Yesterday was a very long day. We gathered in the early afternoon at my grandma’s church for a memorial service for my Uncle. I saw a lot of love yesterday, and too, over the last few days in a family that has always seemed somewhat cold. We’re not big on the grand gestures on that side but it was definitely there in the little things like my Aunt ensuring the documentation she sent to our work be used for both our absences, in the way my Dad arranged photos on sheets of foam-core to be placed at the front of the church in lieu of a casket, in getting hugs from my Uncle Garnet where otherwise I would have received a poke in the rib.
My mom had asked me Saturday night what I think of when I think of my Uncle. I’d already been working on my answer for awhile (I knew it was only a matter of time before the guardian of the family history asked me this) but all I could come up with was a disappointing, "I don’t know
Mom." We didn’t have the kind of relationship that gives up those great
anecdotes. We were always there together at family functions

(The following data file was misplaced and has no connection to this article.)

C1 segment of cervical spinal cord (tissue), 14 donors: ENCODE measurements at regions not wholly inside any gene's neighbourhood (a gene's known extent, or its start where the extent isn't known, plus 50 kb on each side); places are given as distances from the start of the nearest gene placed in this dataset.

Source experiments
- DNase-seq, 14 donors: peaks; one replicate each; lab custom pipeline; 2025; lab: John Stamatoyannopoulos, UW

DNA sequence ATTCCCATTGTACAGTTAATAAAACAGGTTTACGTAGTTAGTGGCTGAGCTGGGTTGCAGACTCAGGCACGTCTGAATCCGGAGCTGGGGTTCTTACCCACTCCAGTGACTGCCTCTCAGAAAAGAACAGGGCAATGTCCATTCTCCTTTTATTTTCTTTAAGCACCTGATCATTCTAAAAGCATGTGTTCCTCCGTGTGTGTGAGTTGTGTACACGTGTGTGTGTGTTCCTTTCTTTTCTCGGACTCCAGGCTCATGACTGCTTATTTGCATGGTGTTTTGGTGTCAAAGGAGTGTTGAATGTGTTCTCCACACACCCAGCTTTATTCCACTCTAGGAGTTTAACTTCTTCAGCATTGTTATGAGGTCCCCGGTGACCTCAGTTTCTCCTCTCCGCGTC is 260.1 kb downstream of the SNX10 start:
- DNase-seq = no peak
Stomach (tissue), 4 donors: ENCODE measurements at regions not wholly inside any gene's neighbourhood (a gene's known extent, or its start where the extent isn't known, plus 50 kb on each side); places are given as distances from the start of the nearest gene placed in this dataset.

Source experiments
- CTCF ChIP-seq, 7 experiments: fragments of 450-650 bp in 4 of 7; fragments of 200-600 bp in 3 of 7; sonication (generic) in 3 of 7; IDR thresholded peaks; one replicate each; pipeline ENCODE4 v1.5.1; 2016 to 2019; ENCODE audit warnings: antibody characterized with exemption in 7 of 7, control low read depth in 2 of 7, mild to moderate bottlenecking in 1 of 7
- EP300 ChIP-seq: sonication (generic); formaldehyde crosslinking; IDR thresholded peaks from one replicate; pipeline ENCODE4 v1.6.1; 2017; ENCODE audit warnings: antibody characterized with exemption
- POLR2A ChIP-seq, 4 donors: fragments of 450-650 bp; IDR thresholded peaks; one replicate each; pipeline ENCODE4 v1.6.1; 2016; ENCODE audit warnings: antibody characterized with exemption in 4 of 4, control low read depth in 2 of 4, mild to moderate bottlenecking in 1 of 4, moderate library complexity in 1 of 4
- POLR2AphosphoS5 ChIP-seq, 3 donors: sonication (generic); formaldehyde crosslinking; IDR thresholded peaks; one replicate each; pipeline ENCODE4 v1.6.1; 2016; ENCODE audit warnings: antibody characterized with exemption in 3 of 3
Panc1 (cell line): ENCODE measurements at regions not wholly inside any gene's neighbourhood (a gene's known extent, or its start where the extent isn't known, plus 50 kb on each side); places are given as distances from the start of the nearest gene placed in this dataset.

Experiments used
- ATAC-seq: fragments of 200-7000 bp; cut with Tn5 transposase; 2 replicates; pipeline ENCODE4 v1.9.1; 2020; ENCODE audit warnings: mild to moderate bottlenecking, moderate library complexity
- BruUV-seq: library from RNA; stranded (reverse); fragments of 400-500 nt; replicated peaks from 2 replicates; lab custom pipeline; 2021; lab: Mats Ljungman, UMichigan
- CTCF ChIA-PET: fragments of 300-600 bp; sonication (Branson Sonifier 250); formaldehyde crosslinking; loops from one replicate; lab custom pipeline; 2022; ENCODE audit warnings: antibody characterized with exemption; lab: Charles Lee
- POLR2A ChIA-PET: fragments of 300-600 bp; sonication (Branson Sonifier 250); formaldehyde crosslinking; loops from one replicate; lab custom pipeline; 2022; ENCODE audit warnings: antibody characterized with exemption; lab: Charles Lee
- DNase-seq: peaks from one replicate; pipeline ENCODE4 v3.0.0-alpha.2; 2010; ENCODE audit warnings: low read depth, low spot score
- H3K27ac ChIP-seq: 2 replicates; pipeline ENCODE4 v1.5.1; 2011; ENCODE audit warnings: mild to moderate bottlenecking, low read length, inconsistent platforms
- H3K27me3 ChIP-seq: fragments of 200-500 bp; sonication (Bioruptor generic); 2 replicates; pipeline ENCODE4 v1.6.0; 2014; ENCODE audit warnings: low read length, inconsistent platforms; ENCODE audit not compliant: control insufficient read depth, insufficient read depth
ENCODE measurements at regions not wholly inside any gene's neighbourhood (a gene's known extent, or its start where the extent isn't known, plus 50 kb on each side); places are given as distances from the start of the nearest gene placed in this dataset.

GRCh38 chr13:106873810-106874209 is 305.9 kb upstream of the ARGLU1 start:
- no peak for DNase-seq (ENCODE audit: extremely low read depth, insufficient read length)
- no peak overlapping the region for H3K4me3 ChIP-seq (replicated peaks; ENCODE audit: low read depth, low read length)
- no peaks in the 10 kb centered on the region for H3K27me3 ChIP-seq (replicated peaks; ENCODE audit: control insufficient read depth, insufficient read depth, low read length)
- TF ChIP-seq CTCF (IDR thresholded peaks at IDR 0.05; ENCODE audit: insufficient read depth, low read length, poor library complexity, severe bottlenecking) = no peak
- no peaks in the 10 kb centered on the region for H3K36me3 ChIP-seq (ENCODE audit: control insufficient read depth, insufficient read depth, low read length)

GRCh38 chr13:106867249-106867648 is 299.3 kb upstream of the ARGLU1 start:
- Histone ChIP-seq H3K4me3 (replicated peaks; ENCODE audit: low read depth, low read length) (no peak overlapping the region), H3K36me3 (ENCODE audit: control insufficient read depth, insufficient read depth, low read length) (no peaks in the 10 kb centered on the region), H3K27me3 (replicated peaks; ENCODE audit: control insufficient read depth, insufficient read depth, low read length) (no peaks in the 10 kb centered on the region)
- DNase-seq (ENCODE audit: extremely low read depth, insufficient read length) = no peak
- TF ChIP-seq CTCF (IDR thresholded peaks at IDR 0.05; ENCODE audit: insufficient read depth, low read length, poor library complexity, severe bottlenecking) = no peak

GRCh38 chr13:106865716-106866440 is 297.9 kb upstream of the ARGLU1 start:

exchanging a few words and a kiss on the cheek. We had a
shared mutual admiration, I think, but neither of us could have been said to
really know much about the other. I’ve always been a bit in awe of him really,
and therefore, shy. Not the best combination for conversation.
All I seemed to be able to think about were the inane things we talked about last Sunday: John Walsh, Dog the Bounty Hunter and some drag racing car he’d seen auctioned off on TV for an obscene amount of money. "Wasn’t even like it was a driver you’d ever heard of either," he’d said. If I’d known that was going to be the last time I would see him I would have come up with something better to say. I told my parents this over dinner. My Dad said, "But that’s what he wanted."
Late last night, as we walked Chloe home from the park Kevin said, "I hate going to funerals – they make you think. Your uncle was one year younger than my Dad." It seems trite to say that death makes you think, but it does. Kevin thought about his dad being a year older than my Uncle and I thought about my Dad being just four years younger. You can’t help but think about that.
A guy named Dave Franks gave the eulogy, which he really struggled with, poor guy. He said something great though, that helped me figure out how to think of my Uncle:
"Whether you thought he was right, or whether you thought he was wrong, he did it his way."